From the Rock Island Argus, August 29, 1913. By Henry Howland.
One who had traveled far and seen
The lands that poets praise,
Who knew the hills and plains of France
And England’s flowery ways,
Who through the old world and the new
Had passed with wondering eyes,
Stopped where a toiler stood, one day,
And heard his pensive sighs.
The scene that spread before them there
Had naught to give delight;
There were no lovely vales, no streams
Nor snowy peaks in sight;
Nor saw no ships with white sails spread,
Nor gazed at fruitful plains;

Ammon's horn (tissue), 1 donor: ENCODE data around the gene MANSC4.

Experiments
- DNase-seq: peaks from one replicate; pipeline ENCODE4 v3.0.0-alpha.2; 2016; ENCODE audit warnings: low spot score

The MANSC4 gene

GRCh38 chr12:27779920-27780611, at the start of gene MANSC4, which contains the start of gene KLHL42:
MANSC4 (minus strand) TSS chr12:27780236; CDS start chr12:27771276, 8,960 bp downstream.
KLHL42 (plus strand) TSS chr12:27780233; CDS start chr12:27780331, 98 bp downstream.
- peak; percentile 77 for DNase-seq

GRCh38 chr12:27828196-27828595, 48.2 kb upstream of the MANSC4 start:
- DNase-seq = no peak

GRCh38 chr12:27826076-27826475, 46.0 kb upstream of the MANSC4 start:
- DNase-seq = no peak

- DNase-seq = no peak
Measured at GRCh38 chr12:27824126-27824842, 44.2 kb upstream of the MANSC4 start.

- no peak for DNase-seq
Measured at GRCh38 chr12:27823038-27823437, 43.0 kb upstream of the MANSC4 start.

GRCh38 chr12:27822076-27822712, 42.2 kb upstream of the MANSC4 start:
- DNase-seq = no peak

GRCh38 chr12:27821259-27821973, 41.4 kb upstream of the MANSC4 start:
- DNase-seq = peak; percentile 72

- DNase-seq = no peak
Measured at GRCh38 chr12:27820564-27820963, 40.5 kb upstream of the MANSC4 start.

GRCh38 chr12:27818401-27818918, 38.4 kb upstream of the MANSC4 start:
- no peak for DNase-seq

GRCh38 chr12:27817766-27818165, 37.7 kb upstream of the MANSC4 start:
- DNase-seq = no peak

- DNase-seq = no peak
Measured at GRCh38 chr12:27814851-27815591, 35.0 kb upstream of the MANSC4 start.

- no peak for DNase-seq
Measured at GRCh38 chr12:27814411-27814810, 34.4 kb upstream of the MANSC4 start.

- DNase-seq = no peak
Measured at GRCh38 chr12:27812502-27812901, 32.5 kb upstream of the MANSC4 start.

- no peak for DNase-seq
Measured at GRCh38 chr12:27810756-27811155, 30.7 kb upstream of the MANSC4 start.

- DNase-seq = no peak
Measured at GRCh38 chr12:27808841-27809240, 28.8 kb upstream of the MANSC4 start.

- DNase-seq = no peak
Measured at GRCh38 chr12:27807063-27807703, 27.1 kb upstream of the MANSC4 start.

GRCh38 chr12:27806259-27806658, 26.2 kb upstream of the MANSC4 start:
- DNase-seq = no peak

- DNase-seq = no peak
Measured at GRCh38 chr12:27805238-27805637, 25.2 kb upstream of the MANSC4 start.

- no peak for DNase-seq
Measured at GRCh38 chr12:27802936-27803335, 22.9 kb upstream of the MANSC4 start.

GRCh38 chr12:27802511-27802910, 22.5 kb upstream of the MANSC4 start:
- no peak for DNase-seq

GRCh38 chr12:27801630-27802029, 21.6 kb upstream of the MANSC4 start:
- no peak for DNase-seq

The fields were small and poor and bare,
No flowers lined the lanes.
He that had seen Yosemite
And journeyed down the Rhine,
Who had beheld the snow upon
The tallest Apennine,
Spoke of the wonders of the world;
The other shook his head:
“Here is the fairest scene of all
The world contains,” he said.
“But here,” the traveler exclaimed,
“Is neither lofty height
Nor ancient castle that may once
Have housed a gallant knight;
Here is no splendid waterfall,
No rich plain spreads away—
Yet here is laid the fairest scene
In all the world, you say?”
“Here is the fairest scene of all,”
The simple one replied,
And pointed to a cottage where
Poor vines crawled up the side.
“There are no castles here; the fields
Are small and poor and bare,
Yet here is earth’s most lovely spot—
The one I love is there.”